Residents must sort their trash under a new recycling program that starts Monday, city officials said.
The program is aimed at meeting a state law requiring cities to reduce the volume of garbage they produce by 25% by 1995 and 50% by the year 2000. Failure to comply will cost cities up to $10,000 a day.
Each residence has been provided with two 110-gallon cans, a tan receptacle for household trash and a green can for recyclable waste, said Mark Gregorek, director of operations for Briggeman Disposal Services Inc., which is based in Los Alamitos.
Residents do not have to divide recyclable waste further into stacks of newspaper, plastic or aluminum as in other cities’ recycling programs.
Each of the new containers are more than three times larger than standard 30-gallon trash cans and should be all a single house needs, Gregorek said. But he said extra tan cans are available for $3.50 a month.
Additional green cans are free to promote recycling.
However, since the new system is automated and designed around the 110-gallon containers, it cannot accommodate standard cans or bags of garbage.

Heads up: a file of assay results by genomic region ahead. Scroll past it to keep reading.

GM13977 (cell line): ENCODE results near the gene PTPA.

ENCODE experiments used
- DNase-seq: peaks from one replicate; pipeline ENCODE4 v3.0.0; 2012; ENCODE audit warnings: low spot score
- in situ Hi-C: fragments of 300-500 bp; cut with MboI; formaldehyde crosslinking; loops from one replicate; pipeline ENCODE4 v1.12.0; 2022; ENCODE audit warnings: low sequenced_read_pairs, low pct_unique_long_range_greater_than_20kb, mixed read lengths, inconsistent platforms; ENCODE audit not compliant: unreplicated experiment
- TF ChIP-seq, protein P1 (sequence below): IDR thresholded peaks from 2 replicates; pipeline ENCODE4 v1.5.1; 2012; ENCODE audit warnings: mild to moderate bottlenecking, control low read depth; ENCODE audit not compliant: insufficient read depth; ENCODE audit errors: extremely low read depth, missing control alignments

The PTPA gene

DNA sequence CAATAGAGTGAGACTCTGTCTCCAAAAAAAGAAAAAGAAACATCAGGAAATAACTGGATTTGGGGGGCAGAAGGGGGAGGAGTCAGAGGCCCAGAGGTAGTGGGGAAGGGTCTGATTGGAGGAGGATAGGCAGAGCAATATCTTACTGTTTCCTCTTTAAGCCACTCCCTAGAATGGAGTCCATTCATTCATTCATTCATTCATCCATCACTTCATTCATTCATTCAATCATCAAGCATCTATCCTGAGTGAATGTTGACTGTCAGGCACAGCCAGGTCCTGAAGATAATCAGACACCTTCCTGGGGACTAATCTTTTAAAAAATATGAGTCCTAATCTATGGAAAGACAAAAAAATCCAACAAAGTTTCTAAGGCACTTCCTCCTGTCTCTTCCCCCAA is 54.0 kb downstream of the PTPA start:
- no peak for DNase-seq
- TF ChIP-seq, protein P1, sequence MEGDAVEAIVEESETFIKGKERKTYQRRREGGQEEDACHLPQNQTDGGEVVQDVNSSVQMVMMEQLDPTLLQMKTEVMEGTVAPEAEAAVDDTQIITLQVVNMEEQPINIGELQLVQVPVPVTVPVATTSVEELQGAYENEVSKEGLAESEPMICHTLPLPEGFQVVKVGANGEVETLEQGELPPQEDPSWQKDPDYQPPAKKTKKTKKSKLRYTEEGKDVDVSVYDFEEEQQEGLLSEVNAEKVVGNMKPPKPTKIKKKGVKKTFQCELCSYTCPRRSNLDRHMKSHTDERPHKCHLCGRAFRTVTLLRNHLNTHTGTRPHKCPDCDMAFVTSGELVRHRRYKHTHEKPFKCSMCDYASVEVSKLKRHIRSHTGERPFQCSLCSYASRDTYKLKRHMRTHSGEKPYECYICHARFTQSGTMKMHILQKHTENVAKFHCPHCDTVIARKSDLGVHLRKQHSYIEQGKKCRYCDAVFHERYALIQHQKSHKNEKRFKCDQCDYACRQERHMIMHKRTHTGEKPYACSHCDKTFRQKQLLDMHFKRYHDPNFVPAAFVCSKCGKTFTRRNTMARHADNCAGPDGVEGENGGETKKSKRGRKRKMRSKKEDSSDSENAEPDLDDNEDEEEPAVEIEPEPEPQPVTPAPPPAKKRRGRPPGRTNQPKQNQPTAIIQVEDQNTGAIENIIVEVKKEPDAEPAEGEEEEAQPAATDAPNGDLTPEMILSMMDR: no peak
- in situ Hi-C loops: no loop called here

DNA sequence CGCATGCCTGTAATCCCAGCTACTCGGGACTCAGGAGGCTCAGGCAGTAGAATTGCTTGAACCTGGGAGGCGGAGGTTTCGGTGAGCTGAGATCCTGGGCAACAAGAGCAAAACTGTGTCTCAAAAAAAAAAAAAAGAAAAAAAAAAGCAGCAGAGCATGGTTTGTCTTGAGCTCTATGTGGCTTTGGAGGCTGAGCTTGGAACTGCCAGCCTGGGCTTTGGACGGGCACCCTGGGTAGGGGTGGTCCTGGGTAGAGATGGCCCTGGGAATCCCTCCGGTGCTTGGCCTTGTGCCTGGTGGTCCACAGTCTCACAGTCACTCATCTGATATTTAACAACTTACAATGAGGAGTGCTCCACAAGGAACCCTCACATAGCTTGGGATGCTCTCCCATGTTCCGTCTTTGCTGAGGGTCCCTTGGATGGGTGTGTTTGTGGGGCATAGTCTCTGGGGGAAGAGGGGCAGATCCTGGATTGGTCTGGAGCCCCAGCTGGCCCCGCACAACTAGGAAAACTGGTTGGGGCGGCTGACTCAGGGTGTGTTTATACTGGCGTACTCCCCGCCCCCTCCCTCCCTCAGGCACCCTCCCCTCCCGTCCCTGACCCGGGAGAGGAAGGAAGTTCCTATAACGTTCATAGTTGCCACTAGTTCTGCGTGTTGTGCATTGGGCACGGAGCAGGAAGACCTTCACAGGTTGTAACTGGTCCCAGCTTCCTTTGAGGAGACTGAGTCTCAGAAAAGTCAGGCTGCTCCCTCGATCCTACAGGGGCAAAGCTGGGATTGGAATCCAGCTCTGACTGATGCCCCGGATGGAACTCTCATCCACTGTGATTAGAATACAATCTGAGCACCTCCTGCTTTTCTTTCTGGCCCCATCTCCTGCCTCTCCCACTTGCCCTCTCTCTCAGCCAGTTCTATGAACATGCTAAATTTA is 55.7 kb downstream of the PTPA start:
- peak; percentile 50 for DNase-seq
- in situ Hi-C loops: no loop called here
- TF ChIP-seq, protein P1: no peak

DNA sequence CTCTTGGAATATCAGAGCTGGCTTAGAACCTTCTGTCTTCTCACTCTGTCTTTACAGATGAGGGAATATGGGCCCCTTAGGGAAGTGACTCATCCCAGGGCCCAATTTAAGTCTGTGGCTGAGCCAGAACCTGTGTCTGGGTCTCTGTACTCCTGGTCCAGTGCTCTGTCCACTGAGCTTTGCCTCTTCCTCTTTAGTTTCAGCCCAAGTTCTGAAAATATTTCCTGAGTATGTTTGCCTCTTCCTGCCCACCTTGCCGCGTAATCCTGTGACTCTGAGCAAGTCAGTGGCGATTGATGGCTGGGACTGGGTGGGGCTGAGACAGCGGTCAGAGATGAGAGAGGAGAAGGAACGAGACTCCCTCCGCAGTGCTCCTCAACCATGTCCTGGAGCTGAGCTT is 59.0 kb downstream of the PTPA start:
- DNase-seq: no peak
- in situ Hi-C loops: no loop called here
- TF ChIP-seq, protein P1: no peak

The new program will add $2.40 more to the average $9.25 monthly disposal bill, which has caused some residents to complain that it costs more and provides less service than before, Gregorek said.
“Some people are saying, ‘Why do I have to pay more and separate my trash?’ But that’s not Briggeman Disposal dictating that, it’s the society,” he said. “We’ve thrown too much away over the last 30 years.
“If Orange County doesn’t do anything, in 10 years there’s going to be no more landfill space. We’ll have to haul it out to the desert by rail and they’ll be having to pay four times what they’re paying now,” Gregorek said. “It’s a lot cheaper to (recycle) now.”